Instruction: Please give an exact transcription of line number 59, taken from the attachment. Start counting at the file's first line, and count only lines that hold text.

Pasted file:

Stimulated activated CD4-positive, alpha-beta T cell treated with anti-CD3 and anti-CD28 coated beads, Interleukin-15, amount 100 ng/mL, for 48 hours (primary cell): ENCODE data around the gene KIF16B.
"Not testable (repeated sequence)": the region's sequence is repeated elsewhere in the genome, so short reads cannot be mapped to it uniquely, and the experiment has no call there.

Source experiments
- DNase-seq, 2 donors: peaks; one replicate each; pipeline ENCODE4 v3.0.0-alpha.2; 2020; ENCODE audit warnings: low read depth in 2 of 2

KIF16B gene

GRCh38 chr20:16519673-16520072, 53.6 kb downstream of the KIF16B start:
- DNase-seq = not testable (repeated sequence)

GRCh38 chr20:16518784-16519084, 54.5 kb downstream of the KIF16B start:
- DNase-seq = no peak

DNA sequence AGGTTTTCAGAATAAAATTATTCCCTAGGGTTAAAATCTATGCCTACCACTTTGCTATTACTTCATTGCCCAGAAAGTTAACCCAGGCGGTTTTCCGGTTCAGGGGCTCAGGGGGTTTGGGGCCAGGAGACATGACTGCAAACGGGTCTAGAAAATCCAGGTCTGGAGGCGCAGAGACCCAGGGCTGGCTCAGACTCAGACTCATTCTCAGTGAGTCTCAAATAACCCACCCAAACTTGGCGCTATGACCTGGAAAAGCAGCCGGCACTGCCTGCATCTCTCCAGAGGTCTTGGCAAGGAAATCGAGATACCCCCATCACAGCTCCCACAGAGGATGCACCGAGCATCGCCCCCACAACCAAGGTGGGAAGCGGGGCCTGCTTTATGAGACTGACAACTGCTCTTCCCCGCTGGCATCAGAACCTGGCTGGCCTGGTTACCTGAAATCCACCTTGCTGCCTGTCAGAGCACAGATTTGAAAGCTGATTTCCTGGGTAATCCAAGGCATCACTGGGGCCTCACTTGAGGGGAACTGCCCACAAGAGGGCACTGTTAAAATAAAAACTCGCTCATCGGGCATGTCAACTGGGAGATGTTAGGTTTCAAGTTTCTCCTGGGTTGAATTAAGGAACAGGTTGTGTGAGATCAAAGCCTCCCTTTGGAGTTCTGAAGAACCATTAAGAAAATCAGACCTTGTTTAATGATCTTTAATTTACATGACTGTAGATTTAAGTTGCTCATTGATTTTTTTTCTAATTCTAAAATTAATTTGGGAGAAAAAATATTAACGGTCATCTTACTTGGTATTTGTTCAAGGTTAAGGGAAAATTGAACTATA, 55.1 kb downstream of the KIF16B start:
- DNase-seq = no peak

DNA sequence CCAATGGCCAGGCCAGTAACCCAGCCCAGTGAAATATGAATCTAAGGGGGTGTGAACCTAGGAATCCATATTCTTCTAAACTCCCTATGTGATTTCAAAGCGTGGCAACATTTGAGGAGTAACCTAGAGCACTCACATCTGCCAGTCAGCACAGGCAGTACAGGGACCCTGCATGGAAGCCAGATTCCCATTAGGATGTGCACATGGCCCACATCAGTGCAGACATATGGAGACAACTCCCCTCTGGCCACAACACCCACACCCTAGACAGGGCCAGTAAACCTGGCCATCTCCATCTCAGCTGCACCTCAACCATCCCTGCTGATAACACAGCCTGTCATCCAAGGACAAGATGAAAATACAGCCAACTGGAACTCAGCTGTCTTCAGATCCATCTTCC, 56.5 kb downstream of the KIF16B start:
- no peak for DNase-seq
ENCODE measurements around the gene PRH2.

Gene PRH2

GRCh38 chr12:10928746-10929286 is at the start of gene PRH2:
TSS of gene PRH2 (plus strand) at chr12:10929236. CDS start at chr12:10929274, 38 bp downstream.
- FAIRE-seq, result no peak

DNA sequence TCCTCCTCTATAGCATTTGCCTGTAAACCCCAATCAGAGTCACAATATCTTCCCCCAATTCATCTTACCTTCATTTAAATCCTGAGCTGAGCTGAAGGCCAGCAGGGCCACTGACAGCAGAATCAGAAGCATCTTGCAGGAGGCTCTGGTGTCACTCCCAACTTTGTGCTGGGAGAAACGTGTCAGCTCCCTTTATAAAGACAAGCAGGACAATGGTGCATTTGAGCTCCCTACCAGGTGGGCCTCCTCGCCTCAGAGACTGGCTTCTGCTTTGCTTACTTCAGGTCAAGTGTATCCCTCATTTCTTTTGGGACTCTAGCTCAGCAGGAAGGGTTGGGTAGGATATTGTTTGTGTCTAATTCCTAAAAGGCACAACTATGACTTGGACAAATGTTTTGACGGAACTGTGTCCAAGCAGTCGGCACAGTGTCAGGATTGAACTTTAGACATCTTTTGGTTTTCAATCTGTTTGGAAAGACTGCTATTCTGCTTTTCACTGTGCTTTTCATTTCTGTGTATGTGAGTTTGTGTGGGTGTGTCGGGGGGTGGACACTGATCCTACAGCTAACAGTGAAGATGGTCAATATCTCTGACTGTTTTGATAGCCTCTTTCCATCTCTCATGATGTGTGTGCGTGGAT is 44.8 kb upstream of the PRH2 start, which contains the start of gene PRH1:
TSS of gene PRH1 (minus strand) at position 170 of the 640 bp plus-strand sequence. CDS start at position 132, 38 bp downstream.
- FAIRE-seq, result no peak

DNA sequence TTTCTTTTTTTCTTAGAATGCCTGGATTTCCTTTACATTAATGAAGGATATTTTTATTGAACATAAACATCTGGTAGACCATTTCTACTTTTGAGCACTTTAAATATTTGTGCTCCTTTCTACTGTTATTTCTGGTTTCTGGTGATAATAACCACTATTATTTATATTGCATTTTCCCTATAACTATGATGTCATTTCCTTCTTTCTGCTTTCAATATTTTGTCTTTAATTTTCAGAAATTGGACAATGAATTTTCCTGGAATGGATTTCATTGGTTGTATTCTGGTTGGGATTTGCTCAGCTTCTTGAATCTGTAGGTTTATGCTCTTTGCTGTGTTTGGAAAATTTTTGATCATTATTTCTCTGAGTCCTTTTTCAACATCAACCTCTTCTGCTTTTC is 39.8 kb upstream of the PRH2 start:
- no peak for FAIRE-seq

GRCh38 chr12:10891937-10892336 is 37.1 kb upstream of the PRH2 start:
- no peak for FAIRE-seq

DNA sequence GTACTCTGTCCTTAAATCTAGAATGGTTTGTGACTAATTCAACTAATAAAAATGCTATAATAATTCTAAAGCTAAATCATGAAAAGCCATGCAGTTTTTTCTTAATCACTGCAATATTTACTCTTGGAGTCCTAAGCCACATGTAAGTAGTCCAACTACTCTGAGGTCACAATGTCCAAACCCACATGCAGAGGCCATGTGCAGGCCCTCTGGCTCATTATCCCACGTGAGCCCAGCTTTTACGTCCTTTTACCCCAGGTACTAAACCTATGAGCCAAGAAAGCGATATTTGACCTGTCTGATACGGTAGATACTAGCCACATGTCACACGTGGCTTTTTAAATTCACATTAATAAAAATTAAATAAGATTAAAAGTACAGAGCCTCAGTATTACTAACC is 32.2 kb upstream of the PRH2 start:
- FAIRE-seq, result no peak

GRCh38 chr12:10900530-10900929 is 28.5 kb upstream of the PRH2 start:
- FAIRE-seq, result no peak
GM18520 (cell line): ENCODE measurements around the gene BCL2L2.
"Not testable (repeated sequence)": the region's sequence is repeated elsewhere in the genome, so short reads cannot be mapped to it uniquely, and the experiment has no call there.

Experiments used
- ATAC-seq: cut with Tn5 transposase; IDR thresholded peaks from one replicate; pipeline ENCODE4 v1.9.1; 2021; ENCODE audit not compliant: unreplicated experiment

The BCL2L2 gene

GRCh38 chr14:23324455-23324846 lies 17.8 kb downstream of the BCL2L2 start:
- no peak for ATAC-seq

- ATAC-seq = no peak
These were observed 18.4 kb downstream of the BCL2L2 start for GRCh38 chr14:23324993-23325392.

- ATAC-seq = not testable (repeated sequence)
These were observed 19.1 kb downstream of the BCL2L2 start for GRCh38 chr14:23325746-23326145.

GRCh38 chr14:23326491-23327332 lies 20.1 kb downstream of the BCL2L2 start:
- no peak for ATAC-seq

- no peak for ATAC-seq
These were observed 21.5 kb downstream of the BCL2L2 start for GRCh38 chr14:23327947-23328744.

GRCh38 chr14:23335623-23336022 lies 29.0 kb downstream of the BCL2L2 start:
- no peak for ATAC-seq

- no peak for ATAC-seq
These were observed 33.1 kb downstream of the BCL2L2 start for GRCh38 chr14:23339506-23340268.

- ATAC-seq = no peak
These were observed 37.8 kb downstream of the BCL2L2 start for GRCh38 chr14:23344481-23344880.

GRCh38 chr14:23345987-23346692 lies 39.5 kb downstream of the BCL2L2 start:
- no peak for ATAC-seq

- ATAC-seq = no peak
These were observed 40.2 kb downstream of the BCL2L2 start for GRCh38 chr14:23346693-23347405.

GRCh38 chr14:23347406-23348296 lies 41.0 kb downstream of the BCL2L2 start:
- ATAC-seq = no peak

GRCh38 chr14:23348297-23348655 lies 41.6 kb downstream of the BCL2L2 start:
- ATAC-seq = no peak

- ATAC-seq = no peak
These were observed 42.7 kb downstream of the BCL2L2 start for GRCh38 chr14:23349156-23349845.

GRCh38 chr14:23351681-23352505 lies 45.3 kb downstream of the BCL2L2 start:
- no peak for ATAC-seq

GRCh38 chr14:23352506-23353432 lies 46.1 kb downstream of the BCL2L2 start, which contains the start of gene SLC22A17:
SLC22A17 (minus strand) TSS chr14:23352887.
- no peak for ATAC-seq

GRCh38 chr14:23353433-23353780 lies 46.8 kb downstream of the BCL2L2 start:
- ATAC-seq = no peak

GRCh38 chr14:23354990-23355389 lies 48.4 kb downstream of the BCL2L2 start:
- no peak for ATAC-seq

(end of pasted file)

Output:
- ATAC-seq = no peak